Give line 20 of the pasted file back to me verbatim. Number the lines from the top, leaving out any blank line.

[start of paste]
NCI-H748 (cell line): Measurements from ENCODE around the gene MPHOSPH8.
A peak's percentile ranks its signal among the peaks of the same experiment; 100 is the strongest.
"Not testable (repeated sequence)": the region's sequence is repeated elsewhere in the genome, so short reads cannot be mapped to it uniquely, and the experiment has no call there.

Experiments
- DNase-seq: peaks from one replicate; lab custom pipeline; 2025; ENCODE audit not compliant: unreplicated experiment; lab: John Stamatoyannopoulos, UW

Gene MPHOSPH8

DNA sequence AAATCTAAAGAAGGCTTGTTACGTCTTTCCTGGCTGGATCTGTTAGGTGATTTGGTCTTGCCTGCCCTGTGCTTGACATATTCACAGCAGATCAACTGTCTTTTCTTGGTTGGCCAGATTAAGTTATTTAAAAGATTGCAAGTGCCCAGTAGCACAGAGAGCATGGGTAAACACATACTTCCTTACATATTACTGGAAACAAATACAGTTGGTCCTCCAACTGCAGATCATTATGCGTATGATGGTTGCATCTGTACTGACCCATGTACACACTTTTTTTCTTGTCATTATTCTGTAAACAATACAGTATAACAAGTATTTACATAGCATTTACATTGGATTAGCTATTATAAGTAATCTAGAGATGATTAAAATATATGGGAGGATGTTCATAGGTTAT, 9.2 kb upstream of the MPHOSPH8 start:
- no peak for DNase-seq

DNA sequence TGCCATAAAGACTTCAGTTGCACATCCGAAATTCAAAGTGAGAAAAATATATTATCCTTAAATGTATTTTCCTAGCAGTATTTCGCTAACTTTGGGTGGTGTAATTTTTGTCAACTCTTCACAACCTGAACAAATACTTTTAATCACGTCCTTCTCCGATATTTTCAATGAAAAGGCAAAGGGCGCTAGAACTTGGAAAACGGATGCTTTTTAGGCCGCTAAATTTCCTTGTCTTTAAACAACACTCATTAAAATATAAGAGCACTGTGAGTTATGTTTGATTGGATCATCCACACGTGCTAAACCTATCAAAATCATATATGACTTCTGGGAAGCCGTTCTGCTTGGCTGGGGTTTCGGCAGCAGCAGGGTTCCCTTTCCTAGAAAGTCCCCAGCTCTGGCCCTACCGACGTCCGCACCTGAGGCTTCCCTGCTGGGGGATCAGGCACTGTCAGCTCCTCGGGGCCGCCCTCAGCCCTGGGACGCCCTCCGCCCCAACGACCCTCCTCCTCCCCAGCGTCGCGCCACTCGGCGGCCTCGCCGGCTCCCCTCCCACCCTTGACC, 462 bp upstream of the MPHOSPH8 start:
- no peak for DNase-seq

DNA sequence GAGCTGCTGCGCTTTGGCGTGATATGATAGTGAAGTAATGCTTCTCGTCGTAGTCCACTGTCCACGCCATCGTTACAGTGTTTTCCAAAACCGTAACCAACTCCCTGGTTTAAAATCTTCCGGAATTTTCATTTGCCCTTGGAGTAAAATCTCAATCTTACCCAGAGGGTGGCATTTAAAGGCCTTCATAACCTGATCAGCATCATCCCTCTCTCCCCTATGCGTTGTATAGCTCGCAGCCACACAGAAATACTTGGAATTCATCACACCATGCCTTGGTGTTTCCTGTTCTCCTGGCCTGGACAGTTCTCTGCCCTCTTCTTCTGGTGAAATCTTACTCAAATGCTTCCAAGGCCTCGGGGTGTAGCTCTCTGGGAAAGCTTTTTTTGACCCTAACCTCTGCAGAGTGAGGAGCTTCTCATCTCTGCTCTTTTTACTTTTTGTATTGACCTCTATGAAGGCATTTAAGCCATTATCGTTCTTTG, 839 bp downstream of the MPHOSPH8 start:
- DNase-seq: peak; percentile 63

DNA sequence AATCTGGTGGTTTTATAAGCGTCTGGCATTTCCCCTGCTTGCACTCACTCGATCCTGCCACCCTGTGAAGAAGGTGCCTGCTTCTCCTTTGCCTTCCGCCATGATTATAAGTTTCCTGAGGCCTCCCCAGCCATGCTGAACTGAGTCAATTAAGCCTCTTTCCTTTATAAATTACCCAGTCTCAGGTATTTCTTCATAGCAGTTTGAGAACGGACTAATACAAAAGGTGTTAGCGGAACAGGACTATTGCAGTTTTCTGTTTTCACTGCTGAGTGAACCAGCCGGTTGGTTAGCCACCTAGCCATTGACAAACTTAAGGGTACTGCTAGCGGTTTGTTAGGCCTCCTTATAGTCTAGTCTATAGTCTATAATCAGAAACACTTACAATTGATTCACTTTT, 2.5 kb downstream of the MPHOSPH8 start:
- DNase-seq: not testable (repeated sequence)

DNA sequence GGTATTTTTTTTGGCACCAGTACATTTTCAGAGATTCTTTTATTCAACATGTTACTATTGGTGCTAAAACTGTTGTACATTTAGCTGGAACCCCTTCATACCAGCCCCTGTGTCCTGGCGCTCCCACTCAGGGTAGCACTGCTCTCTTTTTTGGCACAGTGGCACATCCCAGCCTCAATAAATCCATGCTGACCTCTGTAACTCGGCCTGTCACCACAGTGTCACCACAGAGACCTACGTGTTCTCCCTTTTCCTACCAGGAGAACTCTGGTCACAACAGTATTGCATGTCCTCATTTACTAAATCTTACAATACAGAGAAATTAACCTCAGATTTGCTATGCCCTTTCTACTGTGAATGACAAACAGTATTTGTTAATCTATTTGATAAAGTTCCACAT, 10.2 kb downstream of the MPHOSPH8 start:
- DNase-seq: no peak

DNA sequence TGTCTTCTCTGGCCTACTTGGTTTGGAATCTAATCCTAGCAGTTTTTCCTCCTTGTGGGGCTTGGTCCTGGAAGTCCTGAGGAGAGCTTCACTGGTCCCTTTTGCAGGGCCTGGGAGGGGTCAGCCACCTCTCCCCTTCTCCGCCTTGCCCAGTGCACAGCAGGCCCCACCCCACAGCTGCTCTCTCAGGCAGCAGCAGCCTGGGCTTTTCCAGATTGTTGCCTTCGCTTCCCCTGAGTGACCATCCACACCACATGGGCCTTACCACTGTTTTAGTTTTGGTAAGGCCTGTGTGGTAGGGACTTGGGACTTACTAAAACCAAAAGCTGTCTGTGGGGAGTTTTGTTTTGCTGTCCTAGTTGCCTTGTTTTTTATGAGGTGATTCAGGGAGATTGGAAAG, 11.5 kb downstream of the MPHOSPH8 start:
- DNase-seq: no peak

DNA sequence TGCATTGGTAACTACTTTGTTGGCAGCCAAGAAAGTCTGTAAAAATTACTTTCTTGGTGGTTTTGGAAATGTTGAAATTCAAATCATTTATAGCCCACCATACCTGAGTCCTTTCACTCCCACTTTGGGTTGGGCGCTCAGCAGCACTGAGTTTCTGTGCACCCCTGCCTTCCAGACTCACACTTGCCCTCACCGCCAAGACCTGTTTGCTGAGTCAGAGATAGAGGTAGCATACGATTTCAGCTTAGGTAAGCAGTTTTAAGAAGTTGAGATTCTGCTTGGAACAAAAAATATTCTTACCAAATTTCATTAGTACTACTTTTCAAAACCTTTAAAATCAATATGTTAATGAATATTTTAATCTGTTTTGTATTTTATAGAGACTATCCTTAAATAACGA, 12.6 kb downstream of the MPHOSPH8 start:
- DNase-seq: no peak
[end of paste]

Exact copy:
- DNase-seq: no peak